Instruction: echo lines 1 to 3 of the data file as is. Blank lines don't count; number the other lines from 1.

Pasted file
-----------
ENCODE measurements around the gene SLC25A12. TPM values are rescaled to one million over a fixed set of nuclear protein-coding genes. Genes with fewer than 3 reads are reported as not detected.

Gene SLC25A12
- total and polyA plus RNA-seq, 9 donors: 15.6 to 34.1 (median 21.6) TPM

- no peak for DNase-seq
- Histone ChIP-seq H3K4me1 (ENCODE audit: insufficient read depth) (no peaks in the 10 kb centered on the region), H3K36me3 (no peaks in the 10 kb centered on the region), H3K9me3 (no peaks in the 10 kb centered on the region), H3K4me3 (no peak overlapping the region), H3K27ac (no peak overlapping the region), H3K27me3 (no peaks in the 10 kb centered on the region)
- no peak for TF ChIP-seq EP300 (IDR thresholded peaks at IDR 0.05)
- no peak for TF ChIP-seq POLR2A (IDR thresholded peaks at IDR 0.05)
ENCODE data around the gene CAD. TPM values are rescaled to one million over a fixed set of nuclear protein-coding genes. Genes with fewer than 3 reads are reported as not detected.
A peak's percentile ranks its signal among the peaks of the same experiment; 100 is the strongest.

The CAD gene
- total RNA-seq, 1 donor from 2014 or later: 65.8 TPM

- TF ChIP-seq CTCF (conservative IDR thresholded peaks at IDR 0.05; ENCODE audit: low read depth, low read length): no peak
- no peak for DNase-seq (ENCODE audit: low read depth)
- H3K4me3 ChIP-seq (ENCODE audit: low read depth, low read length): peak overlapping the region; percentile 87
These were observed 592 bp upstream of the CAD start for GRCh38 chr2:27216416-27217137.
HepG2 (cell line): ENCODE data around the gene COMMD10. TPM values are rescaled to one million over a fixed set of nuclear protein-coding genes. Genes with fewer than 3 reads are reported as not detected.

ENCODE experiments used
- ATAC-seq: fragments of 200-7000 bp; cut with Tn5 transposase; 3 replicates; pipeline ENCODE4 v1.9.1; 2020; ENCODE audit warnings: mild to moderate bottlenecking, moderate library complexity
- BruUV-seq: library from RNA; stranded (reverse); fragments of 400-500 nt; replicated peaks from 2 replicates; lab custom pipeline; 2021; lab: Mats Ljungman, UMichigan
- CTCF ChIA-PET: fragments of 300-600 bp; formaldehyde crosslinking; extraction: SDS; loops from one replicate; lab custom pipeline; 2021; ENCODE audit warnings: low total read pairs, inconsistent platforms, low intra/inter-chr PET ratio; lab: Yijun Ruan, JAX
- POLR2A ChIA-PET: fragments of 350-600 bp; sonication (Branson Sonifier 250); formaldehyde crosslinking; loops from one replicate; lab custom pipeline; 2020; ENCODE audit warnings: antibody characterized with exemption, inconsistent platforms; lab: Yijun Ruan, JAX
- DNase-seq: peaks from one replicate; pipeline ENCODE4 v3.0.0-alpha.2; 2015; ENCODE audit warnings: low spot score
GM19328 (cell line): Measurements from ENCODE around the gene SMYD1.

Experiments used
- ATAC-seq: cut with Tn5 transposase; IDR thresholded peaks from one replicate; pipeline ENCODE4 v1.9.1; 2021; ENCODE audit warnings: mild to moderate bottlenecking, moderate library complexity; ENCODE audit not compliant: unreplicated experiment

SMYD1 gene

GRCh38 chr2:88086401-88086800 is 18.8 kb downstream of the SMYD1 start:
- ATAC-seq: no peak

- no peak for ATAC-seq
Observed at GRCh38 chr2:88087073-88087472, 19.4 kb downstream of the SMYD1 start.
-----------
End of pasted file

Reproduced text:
ENCODE measurements around the gene SLC25A12. TPM values are rescaled to one million over a fixed set of nuclear protein-coding genes. Genes with fewer than 3 reads are reported as not detected.

Gene SLC25A12
- total and polyA plus RNA-seq, 9 donors: 15.6 to 34.1 (median 21.6) TPM